Child dancing in a field at sunset

Dance whilst you talk

By Kylie Dawson

It’s not just how much we talk with our children that impacts their current and future development, but the way we talk with our children that impacts their verbal and literacy skills, and the relationship that we create with them.

Two researchers, Hart and Risley (1995), conducted in-depth and important research into the culture of talk between caregivers and children, and what they learnt can be used to enrich the conversations we have with our children, support their growth and development, build deeper relationships, and create more enjoyable interactions.

They found that in families where ‘dancing talk’ dominated, children have larger vocabularies, a stronger grasp of rules that govern speech and conversation, and they start school with deep and varied language experiences.  All of this contributes to these children developing and advancing their reading and writing skills.

So, what is ‘dancing talk’? When we engage in ‘dancing talk’ with a child, we are responsive to the child, use interesting and varied language, use longer words and sentences, ask questions, make comments, and offer opportunities for turn taking. When we use ‘dancing talk’ we are interested in the interaction, and we are naming, explaining, asking, providing demonstrations, giving guidance, and sharing ideas.

The flip side of ‘dancing talk’ is ‘business talk’.  ‘Business talk’ is task oriented; it stops and starts with one turn, it is simple and straightforward, and is not very interesting or engaging.

To give you an example:

Dancing talk Business talk
“Oh, look at how dirty our hands have gotten playing in the sandpit.  Let’s go and get them all bubbly and clean so we can eat some yummy lunch”

In this approach the person is using lots of different words, providing an explanation, and striving to engage in a conversation with the child.

“Go and wash your hands”

 

 

In this approach the person is giving a very simple and clear direction.  There is no offer of engagement and no depth of in terms of vocabulary.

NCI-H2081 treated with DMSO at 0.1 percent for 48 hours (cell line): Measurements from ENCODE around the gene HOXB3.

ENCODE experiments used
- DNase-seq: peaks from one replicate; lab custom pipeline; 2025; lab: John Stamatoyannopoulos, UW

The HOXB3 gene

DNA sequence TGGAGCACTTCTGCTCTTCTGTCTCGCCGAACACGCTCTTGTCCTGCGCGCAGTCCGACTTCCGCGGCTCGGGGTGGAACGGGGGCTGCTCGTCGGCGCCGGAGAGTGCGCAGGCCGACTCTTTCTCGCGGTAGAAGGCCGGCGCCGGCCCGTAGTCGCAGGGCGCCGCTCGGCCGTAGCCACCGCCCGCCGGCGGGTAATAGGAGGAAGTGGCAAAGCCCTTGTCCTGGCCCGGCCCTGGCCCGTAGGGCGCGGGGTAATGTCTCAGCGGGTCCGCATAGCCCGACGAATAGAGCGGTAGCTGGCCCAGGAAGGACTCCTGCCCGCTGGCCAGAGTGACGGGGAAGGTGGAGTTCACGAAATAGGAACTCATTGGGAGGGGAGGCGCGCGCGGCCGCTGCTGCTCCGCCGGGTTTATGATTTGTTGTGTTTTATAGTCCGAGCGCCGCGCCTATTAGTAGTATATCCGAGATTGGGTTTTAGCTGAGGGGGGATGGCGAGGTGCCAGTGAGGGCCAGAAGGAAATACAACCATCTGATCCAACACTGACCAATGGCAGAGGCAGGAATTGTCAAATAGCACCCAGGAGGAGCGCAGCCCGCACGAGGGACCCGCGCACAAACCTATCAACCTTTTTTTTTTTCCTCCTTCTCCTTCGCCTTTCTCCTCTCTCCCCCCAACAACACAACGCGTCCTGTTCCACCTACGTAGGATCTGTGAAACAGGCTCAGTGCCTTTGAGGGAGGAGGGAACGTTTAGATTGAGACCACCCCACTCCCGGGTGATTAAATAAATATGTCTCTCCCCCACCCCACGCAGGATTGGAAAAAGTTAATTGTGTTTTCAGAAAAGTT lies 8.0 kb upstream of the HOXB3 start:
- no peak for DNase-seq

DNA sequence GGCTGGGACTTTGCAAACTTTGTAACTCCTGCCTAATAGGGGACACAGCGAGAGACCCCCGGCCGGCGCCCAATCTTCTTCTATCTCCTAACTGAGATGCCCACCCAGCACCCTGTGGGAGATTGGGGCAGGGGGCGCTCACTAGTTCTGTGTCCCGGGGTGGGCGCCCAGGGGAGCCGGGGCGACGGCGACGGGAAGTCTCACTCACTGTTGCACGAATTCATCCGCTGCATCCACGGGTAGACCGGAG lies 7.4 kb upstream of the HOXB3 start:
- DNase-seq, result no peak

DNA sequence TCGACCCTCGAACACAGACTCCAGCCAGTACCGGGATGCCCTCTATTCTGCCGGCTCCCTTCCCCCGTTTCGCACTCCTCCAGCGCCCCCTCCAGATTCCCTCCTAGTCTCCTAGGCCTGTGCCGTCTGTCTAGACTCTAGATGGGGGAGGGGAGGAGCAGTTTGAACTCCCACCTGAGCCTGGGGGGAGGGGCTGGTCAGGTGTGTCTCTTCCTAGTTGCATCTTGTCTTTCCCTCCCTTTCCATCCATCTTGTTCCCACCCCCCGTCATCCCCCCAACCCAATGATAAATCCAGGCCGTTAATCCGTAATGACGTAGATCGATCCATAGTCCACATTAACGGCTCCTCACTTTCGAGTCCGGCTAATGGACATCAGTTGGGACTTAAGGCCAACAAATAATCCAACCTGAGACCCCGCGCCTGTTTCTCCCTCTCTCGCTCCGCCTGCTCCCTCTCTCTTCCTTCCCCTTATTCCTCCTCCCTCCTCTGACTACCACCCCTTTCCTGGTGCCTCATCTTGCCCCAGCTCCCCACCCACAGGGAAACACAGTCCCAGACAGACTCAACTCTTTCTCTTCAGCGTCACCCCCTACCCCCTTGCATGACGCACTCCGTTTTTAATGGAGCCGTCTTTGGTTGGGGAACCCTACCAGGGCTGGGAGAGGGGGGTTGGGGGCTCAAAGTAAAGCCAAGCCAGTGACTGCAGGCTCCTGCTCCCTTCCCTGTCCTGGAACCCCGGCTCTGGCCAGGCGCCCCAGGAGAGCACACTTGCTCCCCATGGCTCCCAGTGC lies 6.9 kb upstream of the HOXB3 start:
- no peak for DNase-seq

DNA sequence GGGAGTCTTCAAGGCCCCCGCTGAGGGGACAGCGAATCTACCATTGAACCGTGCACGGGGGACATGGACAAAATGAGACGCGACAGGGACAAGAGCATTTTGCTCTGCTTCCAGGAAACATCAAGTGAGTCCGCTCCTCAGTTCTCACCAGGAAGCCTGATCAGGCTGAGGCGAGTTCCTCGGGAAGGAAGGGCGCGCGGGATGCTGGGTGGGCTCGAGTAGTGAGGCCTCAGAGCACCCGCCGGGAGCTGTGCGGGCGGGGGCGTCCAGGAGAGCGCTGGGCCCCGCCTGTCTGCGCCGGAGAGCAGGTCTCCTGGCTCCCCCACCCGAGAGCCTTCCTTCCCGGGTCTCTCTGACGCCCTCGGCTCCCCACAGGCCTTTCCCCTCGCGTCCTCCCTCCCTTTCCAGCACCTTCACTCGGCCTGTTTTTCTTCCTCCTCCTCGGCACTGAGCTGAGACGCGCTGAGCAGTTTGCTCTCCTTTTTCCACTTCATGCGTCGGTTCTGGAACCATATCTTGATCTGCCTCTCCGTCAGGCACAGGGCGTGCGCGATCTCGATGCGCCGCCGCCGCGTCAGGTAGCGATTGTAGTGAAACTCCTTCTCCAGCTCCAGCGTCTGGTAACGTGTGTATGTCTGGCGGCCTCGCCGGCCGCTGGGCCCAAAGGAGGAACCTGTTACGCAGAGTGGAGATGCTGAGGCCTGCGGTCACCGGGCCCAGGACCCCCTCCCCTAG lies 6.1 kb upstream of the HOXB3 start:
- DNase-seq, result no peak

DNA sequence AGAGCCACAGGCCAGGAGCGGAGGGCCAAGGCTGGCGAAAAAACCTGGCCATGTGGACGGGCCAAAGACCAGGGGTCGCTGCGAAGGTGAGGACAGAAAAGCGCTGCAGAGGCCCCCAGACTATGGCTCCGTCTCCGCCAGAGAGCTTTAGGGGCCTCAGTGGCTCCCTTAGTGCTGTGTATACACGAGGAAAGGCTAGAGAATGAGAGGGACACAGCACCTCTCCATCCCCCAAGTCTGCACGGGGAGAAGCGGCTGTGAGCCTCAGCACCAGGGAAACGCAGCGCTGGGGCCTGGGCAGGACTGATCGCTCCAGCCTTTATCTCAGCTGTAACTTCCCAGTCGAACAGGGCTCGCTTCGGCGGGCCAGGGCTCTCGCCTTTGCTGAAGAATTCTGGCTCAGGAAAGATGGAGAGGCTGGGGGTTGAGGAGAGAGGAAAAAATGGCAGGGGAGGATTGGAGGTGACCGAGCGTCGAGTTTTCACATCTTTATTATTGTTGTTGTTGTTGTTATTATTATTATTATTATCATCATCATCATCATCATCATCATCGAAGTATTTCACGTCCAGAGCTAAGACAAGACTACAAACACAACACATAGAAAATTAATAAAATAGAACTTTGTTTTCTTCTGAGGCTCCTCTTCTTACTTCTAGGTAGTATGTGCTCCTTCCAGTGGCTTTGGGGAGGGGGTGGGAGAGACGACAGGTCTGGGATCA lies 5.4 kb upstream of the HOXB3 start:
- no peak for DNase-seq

Don’t set a crazy and unattainable goal of trying to engage in dancing talk whenever you speak with your child; but maybe do set yourself a challenge to use more dancing talk during one or two key routines, such as the breakfast and the bath time routine.  Maybe turn “Sit down and eat your cereal” into “Hey, there is this yummy cereal all ready to go in your belly over here and a comfy chair to sit on to enjoy it – let’s fill your grumbly tummy”. Or you can turn “Hop in the bath now” into “Oh, there is nothing better than slipping into a bubbly bath at the end of a long day and getting all fresh and clean – why don’t you come and play and get clean and bubbly before we snuggle in for some stories”.

‘Business talk’ can and does have its place.  When you need your child to ‘STOP!’ as they come to the side of the road, you are going to just yell ‘STOP!’.  Or, when you see your child about to touch something hot, you are going to say “No, don’t touch!”.  But there are also lots of opportunities to increase the use of dancing talk in our regular routines and day to day experiences with children, and including more dancing talk can make the experience more enjoyable for you, and your child, supports their language development, and can spark lots of great opportunities for interesting, funny, and engaging conversations!

 

 

If you are keen to find out more about ways in which you can create engaging and communication rich environments for your child, check out the links below:

Serve and return: https://developingchild.harvard.edu/science/key-concepts/serve-and-return/

Serve and return interactions shapes brain circuitry: https://www.youtube.com/watch?v=m_5u8-QSh6A

References

Hart, B., & Risley, T.R. (1995). Meaningful differences in the everyday experience of young American children. Boston: Brookes Publishing.

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